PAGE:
Friday, July 6, 2012

Marriage aaj kal



Marriage they say is a contract. In India, it is extended to an agreement between two families. It may be born out of love or arranged by parents. Love marriages are commonplace today. Two individuals equate their compatibility over days, months, maybe years and decide to take the plunge. In some cases, the parents think it’s high time their kids settled in Holy Matrimony. What does marriage mean to 20 something’s today?

There are a majority of youngsters who get drawn towards arranged alliances. It could be a bad relationship in the past that prevents them from falling in love again. Or they probably fear displeasing their parents. Or maybe they think they are incapable of finding the right match on their own. Some are fascinated by the idea of arranged marriages. “There is so much to explore about the other person. Marrying someone you know for years may get drab after 30. Because you two have nothing new to discover, talk about, keep the spice alive”, muses my 21 year old friend. Another friend is all slated to attend his brother’s wedding. Well, his brother is least interested in getting married. He is too busy with work. So it’s his family who is shortlisting the girls with help from their relatives and matrimony sites. All that he has to do is see the picture, probably meet some candidates and make a choice. A girl who recently stepped out of a hurtful relationship claims, “I am strictly anti-love and anti-love marriages. Rather, my parents choose a guy for me. I trust their decisions enough. And there is also support from both the families. In today’s fast life, it’s very important for a girl to have support from her in-laws. If things go wrong I know I have someone to fall back on.”  

Cultural differences do end up ruining a lot of relationships. Imagine a non-vegetarian marrying a vegetarian. Or different religions with different beliefs. Such marriages work too, but they involve a lot of compromises from both the sides. Fewer families support such alliances. They have greater chances of breaking apart. And if the compromise is one sided, it becomes a bondage. But they say, where there is love, nothing’s impossible. After all, religion and creed are manmade concepts.

For a desperate person it may mean a green signal to get into bed with the opposite sex. Yes, there are guys who get married because it gives them the license to sleep with a girl (especially if the girl is very attractive and strictly against pre-marital sex). Don’t believe me? Read the papers. Some girls run away from home to please the one they love. Even at 21, I have a lot of my school and college friends who are already married. It is not wrong to take the step early. But taking such an important decision of your life at a tender age with no advice from elders can horribly mess things up. These very couples get divorced within a year or two. 
And for those who wish to go the contemporary love marriage way, marriage is just a formality. They are already in love, they already share their joys and sorrows and a lot more. Marriage just adds the legal flavor and parental consent to it all.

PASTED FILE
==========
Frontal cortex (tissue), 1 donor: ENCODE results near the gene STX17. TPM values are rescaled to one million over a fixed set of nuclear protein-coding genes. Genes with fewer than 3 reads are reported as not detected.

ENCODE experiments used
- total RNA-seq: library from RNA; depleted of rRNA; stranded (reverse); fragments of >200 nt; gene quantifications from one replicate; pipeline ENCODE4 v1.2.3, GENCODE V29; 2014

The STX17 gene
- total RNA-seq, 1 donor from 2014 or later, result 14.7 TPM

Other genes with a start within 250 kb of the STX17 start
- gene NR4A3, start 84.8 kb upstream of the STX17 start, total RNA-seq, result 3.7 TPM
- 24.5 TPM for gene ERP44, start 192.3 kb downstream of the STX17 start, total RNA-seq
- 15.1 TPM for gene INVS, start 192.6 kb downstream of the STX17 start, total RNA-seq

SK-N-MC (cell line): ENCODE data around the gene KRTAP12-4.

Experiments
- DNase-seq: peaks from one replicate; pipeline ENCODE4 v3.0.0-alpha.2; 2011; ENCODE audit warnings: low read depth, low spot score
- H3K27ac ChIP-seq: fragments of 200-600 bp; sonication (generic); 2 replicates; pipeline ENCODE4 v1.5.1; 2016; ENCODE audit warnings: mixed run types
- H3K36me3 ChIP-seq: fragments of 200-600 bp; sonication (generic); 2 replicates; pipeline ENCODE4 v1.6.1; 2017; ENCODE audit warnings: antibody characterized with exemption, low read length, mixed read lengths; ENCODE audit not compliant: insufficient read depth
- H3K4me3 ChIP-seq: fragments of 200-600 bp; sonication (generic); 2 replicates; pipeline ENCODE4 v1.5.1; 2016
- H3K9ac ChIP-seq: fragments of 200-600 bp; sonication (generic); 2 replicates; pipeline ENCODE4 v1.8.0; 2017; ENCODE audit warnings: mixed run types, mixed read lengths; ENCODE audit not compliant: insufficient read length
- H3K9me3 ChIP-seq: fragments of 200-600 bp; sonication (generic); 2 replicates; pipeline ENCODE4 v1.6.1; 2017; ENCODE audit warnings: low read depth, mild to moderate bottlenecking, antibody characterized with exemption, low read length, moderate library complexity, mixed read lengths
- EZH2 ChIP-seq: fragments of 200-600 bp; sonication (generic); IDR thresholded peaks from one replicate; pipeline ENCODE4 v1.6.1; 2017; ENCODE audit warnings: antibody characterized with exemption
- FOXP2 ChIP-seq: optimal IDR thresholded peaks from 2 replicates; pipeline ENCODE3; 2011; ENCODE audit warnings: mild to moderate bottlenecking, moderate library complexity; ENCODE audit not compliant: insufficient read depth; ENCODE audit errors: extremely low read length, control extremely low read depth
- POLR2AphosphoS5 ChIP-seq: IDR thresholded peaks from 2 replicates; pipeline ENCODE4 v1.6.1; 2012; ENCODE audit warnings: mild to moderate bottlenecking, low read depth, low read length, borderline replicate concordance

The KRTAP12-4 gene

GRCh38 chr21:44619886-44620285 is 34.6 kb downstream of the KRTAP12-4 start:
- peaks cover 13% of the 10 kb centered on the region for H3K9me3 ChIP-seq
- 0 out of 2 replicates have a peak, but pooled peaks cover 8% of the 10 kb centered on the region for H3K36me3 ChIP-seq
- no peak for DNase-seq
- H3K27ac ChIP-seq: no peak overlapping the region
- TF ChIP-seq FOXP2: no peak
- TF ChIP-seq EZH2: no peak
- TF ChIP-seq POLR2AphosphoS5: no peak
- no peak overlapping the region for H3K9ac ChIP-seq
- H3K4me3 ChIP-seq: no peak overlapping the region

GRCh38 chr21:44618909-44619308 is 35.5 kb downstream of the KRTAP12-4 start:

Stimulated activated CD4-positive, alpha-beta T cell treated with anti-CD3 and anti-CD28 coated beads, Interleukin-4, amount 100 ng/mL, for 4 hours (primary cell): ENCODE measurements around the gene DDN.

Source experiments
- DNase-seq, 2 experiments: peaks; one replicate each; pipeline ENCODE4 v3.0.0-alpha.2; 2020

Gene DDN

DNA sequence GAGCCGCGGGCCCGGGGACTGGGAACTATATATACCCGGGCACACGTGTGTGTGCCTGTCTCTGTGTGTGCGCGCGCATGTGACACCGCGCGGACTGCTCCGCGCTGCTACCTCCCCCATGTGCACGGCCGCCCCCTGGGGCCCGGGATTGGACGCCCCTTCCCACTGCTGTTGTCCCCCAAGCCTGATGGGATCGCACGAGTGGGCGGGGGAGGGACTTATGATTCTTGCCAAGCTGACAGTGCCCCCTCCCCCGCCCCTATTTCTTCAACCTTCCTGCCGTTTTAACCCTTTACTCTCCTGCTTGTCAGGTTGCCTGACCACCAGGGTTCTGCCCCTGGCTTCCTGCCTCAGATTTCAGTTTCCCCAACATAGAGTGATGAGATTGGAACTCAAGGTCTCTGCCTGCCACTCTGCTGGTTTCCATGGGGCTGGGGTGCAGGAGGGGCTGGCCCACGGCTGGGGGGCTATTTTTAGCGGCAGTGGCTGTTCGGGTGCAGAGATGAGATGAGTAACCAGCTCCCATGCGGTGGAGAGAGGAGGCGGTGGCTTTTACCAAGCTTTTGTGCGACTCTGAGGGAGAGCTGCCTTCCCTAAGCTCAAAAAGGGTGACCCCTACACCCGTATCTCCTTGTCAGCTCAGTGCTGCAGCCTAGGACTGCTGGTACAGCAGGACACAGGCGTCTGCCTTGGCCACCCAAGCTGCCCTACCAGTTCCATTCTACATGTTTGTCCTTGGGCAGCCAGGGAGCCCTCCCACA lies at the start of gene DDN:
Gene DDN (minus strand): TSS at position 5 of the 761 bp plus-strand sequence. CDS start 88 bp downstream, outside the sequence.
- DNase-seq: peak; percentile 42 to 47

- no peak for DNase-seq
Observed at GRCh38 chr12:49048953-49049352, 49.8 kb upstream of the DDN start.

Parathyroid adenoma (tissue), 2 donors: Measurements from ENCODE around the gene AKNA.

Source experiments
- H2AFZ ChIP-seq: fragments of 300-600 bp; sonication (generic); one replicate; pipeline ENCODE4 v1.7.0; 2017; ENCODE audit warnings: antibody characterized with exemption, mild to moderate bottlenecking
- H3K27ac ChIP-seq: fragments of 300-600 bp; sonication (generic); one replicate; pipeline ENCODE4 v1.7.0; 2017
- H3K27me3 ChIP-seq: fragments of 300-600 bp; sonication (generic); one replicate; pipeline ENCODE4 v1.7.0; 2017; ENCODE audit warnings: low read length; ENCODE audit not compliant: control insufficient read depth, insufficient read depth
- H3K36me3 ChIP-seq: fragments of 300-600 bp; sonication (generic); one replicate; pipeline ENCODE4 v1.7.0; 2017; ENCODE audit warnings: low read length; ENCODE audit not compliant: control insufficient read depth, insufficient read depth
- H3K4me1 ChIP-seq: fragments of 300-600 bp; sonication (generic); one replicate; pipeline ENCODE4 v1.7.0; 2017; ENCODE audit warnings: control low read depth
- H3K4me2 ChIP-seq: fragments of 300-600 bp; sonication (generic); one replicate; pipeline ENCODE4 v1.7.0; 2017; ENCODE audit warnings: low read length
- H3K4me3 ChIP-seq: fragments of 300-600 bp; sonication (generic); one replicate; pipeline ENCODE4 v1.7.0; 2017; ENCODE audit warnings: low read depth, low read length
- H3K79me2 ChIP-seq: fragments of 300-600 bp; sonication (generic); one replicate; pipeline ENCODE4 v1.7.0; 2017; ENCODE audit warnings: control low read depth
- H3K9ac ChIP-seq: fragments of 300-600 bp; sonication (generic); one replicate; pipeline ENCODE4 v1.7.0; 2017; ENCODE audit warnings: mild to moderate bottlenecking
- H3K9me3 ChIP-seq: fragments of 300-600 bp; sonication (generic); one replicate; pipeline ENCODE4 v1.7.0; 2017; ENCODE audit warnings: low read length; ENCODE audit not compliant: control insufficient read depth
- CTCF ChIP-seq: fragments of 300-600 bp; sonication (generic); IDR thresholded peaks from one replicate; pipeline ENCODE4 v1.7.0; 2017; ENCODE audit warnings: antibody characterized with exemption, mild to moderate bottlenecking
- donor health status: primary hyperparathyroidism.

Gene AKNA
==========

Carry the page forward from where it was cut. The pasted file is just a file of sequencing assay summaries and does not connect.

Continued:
Marriages now happen online. We live in a world of constant photos showing your affection over someone, or a Facebook update that publishes your current flame and your relationship status. It’s such a virtual bonding. You come together, you break up, and the world knows in a few seconds. You add photos that the world ‘likes’ or rather ‘envies’. You ‘notify’ the places where you had your meals, you make your personal memories public. You block your family from seeing your profile. And when you break up, you ‘un-tag’ those photos that you were once proud of. You post updates of your life to seek a virtual shoulder to cry on. You de-friend the person, probably even block him/her. And after you have healed, you start adding your family members; you have nothing left to hide on that profile. And soon the cycle repeats as you meet someone new in that virtual space.

When you see a couple today it is so easy to figure out whether they are newly married or married over years. Read their faces, decipher their body language. You’ll know it all. At the same time observe your grandparents who probably had an arranged marriage. See the bonding, the respect they have for each other. It’s not the years that make this bond mature, but a sense of understanding of the term ‘marriage’. Who says you need a great love story to find the ‘One’? They probably found each other accidentally through their parents. Take out time and hear their stories and you’ll discover the true essence of a relationship.

Marriage is a covenant; not just between two individuals but between two individuals and their ‘Creator’. Any damage to this covenant caused by any of the parties faces His wrath. Hindus and Parsis make ‘fire’ (an element of nature, a creation of God) a Witness to the union.  For a Catholic, the Church and the priest are representatives of God. For a Muslim, the Kazi speaks on His behalf.  Atheists and scientists visit courts to get married, but they too require a witness. Divorce petitions are debated over in a court where a third party decides the fate of the union. Thus, it’s not just a bride, a bridegroom and some love involved. It’s a complex web of emotions and relations. Do not take the plunge unless you are sure, because you won’t be the lone sufferer. 

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